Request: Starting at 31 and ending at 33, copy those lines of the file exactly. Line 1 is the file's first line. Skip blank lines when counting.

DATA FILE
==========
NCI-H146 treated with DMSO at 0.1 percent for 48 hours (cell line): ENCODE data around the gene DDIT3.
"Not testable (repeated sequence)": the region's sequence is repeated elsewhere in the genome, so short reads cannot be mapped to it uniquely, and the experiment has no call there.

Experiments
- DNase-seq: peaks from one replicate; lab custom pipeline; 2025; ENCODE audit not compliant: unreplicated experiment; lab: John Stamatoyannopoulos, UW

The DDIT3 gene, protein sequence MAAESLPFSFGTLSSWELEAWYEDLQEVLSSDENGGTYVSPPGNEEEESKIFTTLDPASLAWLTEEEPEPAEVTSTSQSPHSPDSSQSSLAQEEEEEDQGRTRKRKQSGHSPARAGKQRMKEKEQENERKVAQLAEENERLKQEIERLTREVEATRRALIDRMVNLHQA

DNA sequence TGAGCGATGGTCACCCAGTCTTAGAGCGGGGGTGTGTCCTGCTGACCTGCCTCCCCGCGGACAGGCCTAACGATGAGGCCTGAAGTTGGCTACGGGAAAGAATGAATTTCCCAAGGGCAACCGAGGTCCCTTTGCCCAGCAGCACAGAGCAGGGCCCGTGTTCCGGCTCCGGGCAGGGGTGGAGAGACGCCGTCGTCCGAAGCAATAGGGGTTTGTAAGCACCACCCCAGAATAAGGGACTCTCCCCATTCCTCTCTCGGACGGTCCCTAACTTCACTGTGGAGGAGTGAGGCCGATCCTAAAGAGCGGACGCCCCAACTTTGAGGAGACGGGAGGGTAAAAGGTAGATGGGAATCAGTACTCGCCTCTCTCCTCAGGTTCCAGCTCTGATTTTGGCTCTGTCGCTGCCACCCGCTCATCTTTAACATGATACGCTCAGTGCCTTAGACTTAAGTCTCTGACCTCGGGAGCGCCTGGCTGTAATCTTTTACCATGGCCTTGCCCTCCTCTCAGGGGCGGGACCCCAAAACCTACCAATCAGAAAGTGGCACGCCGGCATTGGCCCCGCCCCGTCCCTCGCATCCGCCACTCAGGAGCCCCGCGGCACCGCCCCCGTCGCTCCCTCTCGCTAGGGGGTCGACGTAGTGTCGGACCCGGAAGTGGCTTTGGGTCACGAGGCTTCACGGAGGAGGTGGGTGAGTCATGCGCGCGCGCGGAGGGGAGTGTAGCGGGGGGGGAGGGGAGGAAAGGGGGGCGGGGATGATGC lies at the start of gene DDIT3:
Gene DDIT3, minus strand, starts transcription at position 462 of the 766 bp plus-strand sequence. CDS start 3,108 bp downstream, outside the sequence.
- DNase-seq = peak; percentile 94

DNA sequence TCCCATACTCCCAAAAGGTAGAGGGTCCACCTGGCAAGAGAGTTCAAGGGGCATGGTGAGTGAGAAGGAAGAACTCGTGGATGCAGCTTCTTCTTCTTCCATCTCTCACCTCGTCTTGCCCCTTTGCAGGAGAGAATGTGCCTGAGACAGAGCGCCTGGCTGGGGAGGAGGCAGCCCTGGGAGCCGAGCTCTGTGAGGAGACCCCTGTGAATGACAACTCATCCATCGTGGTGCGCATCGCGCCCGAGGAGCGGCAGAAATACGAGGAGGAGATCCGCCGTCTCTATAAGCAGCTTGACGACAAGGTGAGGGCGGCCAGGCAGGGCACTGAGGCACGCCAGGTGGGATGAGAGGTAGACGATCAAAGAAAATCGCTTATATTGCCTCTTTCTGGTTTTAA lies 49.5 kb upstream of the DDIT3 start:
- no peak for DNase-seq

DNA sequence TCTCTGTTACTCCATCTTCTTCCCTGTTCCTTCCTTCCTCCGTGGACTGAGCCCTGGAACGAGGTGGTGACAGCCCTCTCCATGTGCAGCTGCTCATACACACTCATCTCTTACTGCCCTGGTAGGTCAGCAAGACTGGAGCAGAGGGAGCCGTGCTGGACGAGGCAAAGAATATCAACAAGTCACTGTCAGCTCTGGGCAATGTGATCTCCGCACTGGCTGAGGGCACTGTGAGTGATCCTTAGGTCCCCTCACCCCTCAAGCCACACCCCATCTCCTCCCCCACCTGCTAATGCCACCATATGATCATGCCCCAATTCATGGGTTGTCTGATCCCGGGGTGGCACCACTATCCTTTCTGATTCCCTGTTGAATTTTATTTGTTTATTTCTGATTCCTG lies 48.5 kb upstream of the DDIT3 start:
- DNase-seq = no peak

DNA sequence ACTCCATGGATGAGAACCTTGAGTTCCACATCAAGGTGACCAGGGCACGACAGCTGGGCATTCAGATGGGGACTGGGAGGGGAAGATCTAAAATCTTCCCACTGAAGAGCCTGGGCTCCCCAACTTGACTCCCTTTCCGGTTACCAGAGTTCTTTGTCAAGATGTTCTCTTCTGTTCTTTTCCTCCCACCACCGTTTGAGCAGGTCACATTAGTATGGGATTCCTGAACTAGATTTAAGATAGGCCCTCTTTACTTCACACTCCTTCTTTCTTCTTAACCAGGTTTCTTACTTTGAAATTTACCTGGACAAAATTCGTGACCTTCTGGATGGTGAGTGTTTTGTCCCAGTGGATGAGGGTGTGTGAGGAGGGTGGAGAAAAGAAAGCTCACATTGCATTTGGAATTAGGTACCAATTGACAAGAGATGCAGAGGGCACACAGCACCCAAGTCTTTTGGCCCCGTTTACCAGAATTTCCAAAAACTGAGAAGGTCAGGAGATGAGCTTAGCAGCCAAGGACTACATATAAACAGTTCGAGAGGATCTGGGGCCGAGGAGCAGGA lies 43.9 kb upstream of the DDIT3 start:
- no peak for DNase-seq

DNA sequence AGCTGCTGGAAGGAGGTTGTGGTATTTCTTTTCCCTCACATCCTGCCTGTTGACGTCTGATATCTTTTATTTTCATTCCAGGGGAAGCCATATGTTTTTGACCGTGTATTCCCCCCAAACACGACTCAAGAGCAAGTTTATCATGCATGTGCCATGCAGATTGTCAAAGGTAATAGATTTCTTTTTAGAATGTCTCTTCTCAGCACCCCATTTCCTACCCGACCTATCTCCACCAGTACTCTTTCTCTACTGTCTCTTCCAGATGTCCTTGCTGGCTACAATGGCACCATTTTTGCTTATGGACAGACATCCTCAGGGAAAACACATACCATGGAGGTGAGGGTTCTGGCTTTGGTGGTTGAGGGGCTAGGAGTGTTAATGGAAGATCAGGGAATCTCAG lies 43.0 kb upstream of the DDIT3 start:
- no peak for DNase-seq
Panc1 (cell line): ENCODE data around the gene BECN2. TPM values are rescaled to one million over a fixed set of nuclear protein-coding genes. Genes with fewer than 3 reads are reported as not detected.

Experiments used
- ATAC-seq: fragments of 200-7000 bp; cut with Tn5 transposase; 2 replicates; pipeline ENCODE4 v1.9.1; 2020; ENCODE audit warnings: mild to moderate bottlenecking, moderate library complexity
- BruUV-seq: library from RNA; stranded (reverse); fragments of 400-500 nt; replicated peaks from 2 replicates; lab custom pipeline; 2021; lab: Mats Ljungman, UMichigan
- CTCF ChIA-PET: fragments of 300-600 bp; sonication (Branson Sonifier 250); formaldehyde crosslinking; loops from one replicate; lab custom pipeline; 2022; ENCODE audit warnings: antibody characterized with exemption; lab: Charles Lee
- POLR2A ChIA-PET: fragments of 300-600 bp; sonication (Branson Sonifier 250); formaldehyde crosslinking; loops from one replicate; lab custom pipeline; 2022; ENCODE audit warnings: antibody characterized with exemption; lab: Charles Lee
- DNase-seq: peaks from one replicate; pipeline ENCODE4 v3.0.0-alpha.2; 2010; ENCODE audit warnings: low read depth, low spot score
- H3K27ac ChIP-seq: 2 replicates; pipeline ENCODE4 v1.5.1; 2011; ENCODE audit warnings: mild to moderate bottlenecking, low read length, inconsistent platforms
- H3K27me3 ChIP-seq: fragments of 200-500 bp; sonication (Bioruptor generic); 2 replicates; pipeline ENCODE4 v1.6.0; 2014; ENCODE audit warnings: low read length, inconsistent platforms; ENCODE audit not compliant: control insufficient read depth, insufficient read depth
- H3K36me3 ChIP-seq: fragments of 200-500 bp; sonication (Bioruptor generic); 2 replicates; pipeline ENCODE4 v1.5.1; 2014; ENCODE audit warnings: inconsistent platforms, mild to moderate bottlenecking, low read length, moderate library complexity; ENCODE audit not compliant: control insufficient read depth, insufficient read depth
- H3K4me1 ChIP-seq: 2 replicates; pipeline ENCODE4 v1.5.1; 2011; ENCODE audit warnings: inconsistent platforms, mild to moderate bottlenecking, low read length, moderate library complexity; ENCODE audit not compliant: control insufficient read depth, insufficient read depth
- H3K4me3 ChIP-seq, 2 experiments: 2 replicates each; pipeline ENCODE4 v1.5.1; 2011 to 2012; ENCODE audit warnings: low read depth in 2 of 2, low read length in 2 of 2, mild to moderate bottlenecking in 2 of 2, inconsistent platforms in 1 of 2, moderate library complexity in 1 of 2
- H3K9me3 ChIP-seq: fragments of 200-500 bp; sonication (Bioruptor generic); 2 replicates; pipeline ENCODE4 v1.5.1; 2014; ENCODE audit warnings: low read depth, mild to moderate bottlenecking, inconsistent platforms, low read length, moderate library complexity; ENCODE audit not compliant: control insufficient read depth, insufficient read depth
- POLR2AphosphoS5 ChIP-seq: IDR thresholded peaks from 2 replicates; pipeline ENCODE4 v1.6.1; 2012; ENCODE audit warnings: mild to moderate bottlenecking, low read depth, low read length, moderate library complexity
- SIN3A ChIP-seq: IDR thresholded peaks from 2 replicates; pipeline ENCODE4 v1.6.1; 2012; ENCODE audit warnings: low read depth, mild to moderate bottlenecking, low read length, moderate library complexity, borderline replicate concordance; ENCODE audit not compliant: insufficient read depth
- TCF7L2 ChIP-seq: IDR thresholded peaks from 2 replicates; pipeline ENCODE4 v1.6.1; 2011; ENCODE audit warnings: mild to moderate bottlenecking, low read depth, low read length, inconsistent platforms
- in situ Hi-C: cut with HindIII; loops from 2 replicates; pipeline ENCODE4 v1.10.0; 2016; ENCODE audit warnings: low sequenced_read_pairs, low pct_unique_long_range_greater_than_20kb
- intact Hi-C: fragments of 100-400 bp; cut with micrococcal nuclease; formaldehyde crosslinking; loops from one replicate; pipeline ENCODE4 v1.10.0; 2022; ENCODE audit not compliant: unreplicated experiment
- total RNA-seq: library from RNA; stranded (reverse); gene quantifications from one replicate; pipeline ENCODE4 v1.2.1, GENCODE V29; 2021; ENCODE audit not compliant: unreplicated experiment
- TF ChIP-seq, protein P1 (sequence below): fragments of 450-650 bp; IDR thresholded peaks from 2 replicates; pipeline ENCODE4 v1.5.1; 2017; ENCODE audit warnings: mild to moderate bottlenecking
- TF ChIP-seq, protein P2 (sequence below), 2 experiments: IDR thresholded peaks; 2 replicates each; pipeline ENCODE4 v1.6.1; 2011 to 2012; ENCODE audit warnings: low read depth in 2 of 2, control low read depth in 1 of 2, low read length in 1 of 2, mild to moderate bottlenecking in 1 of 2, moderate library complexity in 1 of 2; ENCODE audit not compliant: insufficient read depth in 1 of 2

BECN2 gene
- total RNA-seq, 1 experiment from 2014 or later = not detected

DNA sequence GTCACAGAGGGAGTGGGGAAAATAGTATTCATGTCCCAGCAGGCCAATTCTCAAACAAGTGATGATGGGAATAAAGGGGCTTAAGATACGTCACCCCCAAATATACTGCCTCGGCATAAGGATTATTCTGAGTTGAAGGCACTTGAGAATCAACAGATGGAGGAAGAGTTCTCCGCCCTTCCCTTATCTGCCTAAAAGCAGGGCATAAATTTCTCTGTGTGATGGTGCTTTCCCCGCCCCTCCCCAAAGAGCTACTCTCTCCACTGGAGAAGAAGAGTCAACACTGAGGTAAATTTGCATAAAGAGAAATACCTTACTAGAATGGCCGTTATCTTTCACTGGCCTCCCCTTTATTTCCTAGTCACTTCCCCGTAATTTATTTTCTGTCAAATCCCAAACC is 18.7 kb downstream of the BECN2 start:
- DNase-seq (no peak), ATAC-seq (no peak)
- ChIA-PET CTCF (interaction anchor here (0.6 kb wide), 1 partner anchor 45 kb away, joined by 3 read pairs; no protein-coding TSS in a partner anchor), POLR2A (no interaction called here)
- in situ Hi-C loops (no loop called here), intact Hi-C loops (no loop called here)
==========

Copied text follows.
- SIN3A ChIP-seq: IDR thresholded peaks from 2 replicates; pipeline ENCODE4 v1.6.1; 2012; ENCODE audit warnings: low read depth, mild to moderate bottlenecking, low read length, moderate library complexity, borderline replicate concordance; ENCODE audit not compliant: insufficient read depth
- TCF7L2 ChIP-seq: IDR thresholded peaks from 2 replicates; pipeline ENCODE4 v1.6.1; 2011; ENCODE audit warnings: mild to moderate bottlenecking, low read depth, low read length, inconsistent platforms
- in situ Hi-C: cut with HindIII; loops from 2 replicates; pipeline ENCODE4 v1.10.0; 2016; ENCODE audit warnings: low sequenced_read_pairs, low pct_unique_long_range_greater_than_20kb